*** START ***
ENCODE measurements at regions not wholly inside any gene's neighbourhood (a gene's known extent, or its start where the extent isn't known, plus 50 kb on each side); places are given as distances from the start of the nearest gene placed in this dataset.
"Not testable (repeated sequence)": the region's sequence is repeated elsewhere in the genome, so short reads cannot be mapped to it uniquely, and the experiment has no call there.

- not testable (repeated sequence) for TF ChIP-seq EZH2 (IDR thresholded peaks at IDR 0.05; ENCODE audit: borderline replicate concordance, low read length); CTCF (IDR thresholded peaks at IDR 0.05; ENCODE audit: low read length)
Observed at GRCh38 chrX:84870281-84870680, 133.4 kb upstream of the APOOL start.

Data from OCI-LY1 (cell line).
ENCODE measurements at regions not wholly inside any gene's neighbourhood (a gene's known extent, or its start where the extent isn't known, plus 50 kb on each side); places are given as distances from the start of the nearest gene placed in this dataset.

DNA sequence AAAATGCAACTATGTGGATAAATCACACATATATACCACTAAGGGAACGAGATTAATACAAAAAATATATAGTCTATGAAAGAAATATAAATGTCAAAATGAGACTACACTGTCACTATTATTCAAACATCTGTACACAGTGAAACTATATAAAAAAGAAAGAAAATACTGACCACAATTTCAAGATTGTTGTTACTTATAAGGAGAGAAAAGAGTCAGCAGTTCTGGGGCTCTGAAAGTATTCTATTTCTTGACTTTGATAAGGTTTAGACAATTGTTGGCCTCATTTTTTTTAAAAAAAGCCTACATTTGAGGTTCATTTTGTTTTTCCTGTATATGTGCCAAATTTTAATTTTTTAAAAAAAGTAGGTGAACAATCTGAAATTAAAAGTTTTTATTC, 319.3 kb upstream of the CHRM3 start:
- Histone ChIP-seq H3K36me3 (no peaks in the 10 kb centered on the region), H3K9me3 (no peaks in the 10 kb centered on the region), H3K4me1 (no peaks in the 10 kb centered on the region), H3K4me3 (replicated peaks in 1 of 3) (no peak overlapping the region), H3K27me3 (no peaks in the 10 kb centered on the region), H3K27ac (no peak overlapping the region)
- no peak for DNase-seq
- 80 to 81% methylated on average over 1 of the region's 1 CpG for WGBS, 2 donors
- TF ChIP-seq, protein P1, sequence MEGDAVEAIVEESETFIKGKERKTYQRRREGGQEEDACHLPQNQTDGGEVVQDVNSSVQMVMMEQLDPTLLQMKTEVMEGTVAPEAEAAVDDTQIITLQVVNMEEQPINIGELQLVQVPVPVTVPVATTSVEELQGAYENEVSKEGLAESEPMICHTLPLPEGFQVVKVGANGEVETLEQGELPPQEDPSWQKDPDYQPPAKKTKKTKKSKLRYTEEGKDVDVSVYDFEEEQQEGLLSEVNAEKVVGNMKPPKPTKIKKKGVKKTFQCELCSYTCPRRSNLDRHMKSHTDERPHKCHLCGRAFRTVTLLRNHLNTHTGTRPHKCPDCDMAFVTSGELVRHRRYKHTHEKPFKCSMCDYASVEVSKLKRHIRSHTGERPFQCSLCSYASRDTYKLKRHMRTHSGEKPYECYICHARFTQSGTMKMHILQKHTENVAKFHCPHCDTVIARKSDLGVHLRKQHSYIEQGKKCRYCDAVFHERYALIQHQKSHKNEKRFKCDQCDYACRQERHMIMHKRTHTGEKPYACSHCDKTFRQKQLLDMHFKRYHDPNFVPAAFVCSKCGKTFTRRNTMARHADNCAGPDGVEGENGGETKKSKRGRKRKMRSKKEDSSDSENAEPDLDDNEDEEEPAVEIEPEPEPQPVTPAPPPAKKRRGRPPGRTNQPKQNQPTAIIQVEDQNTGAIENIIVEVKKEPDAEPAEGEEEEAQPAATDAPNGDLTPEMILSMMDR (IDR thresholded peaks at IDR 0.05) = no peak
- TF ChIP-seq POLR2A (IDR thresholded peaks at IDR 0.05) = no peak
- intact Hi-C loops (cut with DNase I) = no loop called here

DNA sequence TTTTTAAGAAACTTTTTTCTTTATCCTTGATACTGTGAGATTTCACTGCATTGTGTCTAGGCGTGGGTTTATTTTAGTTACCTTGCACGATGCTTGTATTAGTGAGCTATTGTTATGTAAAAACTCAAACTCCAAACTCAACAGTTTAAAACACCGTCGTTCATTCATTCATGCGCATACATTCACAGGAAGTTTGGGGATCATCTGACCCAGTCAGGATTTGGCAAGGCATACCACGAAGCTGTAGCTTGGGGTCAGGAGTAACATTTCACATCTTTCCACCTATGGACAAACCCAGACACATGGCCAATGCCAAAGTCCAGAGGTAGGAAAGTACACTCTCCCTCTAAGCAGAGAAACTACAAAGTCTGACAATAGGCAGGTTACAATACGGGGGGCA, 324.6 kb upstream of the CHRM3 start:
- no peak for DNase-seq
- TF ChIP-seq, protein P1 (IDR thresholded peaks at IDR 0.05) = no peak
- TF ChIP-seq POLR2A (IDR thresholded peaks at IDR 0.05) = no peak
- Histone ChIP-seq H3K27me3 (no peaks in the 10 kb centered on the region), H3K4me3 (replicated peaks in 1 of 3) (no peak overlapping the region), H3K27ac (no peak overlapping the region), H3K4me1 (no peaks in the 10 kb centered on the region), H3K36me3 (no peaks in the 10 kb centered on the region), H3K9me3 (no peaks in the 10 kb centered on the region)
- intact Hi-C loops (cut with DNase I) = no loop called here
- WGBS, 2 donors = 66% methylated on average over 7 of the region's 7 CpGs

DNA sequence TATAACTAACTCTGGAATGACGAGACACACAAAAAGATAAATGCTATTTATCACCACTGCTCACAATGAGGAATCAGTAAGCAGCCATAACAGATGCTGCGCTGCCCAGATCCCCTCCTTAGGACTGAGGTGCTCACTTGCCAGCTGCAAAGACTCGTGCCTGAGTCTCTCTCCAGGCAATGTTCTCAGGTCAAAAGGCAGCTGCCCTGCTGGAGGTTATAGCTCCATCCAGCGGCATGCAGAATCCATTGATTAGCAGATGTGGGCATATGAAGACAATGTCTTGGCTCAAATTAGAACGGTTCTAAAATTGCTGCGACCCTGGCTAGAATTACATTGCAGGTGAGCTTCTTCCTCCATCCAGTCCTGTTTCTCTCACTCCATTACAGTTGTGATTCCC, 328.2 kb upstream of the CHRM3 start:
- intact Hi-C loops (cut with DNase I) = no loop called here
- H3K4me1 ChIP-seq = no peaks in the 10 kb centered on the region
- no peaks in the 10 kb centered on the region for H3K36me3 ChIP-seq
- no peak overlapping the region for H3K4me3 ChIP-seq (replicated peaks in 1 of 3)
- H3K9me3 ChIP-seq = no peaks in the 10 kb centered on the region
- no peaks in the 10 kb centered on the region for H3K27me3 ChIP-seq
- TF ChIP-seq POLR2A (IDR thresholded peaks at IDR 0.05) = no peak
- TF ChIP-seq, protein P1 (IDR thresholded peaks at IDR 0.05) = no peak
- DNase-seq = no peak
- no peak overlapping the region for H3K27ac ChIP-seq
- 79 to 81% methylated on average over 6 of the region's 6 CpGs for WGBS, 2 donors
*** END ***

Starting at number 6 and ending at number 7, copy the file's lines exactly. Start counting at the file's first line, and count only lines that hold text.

ENCODE measurements at regions not wholly inside any gene's neighbourhood (a gene's known extent, or its start where the extent isn't known, plus 50 kb on each side); places are given as distances from the start of the nearest gene placed in this dataset.

DNA sequence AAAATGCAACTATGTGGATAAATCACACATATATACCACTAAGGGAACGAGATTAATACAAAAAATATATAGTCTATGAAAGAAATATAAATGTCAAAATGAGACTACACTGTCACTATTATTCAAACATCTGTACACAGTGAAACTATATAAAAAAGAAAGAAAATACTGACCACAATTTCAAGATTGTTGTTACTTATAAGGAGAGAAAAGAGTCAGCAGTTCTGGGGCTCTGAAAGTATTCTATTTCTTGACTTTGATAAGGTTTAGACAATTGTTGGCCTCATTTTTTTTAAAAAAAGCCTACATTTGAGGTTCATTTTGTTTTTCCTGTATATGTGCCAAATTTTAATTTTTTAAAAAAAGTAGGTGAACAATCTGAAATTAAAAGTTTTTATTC, 319.3 kb upstream of the CHRM3 start: